In Sletten & Brettin Orthodontics, LLC v. Continental Casualty Company, 2015 WL 1260024 (8th Cir. March 19, 2015), the US Court of Appeals for the Eighth Circuit, applying Minnesota law, held that a general liability insurer had no duty to defend its policyholder in a defamation suit alleging that the policyholder intended to injure the claimant’s reputation.
The insurance coverage dispute in Sletten arose from underlying litigation in which a Minnesota dentist sued the policyholder in Minnesota state court, claiming that the policyholder – a competing orthodontist – used his neighbor’s wireless network to post defamatory comments about the dentist to the Internet while posing as one of the dentist’s patients. Id. at *1. The underlying complaint alleged claims for defamation and libel, civil conspiracy, and unfair competition. Id. Each claim specifically alleged that the policyholder intended to injure the claimant’s reputation. Id.
The policyholder tendered the defense of the lawsuit to its insurer, but the insurer refused to defend and denied coverage. Id. The policyholder then sued the insurer in Minnesota state court seeking a declaration that the insurer must defend the policyholder in the underlying litigation. Id. After removing the case to federal district court, the insurer moved to dismiss the complaint. Id. The district court granted the insurer’s motion, holding that the insurance policy excluded coverage for acts done with the intent to injure and that because every claim in the underlying complaint alleged that the policyholder acted with the intent to injure the claimant’s reputation, the insurer had no duty to defend. Id.
The Eighth Circuit affirmed. On appeal, the policyholder argued that the policy was ambiguous because it specifically provided coverage for several claims based on intentional acts – including defamation – but at the same time precluded coverage for intentional acts by defining an “occurrence” as “an accident” and including an intent-to-injure exclusion. Id. at *3. The court disagreed, finding that the policy provided coverage for intentional acts but excluded coverage for acts committed with the intent to injure. Id. The court thus concluded that, although the policy provided coverage for defamation in general, it excluded coverage for defamation committed with the intent to injure. Id. The court recognized that “this exclusion makes sense because defamation is often committed without intending injury.” Id.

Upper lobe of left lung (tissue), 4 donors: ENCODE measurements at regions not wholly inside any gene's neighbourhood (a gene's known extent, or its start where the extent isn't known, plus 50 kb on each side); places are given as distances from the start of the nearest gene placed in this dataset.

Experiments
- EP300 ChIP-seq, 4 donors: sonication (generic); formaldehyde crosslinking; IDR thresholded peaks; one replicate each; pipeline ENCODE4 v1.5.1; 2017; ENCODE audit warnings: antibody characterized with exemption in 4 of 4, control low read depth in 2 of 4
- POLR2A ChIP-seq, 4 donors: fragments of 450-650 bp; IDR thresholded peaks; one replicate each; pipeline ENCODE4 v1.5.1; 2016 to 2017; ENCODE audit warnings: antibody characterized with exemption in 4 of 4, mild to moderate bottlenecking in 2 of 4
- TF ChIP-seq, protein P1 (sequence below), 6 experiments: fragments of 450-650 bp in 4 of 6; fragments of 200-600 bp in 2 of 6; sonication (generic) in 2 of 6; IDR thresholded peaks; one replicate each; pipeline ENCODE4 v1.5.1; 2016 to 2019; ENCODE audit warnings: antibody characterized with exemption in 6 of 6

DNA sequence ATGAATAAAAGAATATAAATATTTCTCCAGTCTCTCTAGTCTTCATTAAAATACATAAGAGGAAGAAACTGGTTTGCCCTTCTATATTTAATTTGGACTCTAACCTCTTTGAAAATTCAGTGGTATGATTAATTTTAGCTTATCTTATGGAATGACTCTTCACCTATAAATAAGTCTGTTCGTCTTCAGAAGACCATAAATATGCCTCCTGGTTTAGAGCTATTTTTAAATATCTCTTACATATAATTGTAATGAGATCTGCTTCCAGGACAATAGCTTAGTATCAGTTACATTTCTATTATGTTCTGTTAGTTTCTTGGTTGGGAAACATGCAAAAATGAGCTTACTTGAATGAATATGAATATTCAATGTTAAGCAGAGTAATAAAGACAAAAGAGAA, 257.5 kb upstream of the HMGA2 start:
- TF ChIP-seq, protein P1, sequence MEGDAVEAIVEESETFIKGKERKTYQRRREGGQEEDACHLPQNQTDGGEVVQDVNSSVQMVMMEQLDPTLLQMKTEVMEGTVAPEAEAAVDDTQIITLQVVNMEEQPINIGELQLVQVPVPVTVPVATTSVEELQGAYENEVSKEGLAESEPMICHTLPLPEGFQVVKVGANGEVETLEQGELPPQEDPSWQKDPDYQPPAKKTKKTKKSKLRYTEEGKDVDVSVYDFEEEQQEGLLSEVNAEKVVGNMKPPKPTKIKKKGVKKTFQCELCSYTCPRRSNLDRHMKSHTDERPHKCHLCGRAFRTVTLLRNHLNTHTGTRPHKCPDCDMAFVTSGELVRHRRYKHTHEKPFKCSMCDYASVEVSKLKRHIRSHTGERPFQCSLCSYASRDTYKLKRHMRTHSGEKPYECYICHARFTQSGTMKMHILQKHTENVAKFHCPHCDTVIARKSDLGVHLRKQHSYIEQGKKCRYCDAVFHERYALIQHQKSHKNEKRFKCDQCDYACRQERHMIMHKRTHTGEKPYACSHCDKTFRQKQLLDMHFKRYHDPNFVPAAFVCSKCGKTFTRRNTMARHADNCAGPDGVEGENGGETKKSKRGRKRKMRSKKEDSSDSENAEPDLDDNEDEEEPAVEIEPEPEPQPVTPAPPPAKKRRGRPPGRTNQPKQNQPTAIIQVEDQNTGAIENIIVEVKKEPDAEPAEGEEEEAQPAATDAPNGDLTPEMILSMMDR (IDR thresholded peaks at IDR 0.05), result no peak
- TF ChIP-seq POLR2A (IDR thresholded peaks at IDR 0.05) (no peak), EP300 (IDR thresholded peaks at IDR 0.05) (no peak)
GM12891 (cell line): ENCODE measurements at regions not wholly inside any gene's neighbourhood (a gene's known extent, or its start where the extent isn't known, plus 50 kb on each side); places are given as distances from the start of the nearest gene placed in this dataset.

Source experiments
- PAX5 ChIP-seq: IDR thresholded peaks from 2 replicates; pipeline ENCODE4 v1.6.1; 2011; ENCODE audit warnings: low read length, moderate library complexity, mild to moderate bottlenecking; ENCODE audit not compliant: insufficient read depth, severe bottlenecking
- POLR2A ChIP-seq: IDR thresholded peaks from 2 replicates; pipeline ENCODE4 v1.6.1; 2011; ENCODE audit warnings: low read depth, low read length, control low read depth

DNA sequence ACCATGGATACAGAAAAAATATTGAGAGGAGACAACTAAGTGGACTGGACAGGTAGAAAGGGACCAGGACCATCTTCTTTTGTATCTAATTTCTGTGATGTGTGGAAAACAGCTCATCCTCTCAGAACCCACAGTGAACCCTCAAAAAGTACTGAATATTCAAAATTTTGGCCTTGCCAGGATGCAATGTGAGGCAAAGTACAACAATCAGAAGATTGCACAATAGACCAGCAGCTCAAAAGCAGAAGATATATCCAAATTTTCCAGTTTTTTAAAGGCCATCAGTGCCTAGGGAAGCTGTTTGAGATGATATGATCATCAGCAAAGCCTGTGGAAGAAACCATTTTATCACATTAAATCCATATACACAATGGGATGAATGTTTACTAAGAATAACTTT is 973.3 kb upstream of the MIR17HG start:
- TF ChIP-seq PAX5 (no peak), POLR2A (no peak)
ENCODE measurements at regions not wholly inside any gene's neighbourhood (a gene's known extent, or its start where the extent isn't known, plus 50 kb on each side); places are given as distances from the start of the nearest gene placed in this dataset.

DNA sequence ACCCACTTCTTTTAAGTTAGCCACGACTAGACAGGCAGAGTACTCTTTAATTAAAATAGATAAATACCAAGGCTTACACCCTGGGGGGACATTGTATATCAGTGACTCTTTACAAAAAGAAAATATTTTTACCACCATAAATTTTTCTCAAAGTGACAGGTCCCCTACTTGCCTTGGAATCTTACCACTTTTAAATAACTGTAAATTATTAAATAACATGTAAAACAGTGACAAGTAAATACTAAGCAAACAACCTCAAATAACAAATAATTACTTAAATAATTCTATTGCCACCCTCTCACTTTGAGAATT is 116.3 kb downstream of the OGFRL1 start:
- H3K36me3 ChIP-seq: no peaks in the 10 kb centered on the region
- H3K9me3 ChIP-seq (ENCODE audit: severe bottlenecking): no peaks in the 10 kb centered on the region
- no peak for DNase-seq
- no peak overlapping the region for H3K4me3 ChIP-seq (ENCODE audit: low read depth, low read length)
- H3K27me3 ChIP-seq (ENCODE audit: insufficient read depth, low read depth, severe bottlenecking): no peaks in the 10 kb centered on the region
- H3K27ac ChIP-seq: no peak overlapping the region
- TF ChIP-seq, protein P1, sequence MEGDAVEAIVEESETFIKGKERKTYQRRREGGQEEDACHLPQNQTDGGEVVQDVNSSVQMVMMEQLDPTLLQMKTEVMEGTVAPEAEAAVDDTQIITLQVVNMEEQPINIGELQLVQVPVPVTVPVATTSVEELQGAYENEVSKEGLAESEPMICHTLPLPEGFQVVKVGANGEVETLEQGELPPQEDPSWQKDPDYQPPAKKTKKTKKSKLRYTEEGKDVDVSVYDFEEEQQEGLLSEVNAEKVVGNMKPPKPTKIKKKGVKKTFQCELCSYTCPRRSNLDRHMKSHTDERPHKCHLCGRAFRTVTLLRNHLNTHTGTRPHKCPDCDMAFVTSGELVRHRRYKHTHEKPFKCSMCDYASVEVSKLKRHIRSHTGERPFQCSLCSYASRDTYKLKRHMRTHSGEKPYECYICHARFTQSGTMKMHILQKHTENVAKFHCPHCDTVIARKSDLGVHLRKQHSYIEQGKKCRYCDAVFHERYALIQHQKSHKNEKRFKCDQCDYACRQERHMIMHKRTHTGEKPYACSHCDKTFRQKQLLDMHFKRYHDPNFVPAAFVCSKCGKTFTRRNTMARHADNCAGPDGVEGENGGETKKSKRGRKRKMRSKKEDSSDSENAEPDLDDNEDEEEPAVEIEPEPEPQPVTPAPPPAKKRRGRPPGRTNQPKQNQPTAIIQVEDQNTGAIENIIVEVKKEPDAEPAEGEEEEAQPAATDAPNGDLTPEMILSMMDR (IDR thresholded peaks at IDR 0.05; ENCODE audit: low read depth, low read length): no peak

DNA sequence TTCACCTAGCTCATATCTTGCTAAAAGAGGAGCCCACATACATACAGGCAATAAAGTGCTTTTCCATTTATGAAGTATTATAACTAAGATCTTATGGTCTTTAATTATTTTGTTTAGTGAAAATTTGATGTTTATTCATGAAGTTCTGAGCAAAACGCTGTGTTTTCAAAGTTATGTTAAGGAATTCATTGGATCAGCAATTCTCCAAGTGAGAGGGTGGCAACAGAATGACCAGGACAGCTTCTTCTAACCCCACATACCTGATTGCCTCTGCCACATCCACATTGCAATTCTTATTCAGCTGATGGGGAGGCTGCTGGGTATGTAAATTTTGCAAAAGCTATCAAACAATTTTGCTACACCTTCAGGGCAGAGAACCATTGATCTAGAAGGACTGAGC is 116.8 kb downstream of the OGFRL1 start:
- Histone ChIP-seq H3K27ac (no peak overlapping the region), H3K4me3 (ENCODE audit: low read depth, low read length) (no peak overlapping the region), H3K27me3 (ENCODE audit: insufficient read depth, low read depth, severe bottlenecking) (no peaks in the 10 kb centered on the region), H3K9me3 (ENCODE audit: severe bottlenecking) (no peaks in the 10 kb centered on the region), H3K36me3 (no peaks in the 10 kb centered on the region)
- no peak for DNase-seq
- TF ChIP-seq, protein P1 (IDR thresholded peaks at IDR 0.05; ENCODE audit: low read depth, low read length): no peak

The policyholder also claimed that if the policy excluded coverage for acts done with the intent to injure, then the policy’s coverage for defamation was illusory because state law required proof of actual malice in a defamation case against a corporation or public figure. Id. at *4-5. The court disagreed, noting that defamation claims against private individuals – claims that could be covered under the policy – do not require intent to injure under state law. Id. at *5. The court found that, even if the policy excluded coverage for defamation against public figures and corporations, the policy’s defamation coverage was not illusory because “the policy provides coverage for many claims of defamation committed against private individuals.” Id.
The court also rejected the policyholder’s argument that the insurer had a duty to defend because it was possible the policyholder could be found liable under some other claim not excluded by the policy. The court recognized that, “[w]hether an insurer has a duty to defend is determined by looking to the allegations of the underlying complaint, not by considering hypothetical scenarios that could result in indemnity coverage.” Id. at *6. Because all of the claims in the underlying complaint specifically alleged that the policyholder intended to injure the claimant, the court held that the insurer had no duty to defend. Id.
The Eighth Circuit’s decision in Sletten reinforces the principle that a court should not read ambiguity into a policy where none exists. The opinion also emphasizes that courts should not find a duty to defend by “imagin[ing] allegations that . . . could have made merely because [the claimant’s] actual allegations went beyond the bare minimum of notice pleading.” Id. at *6.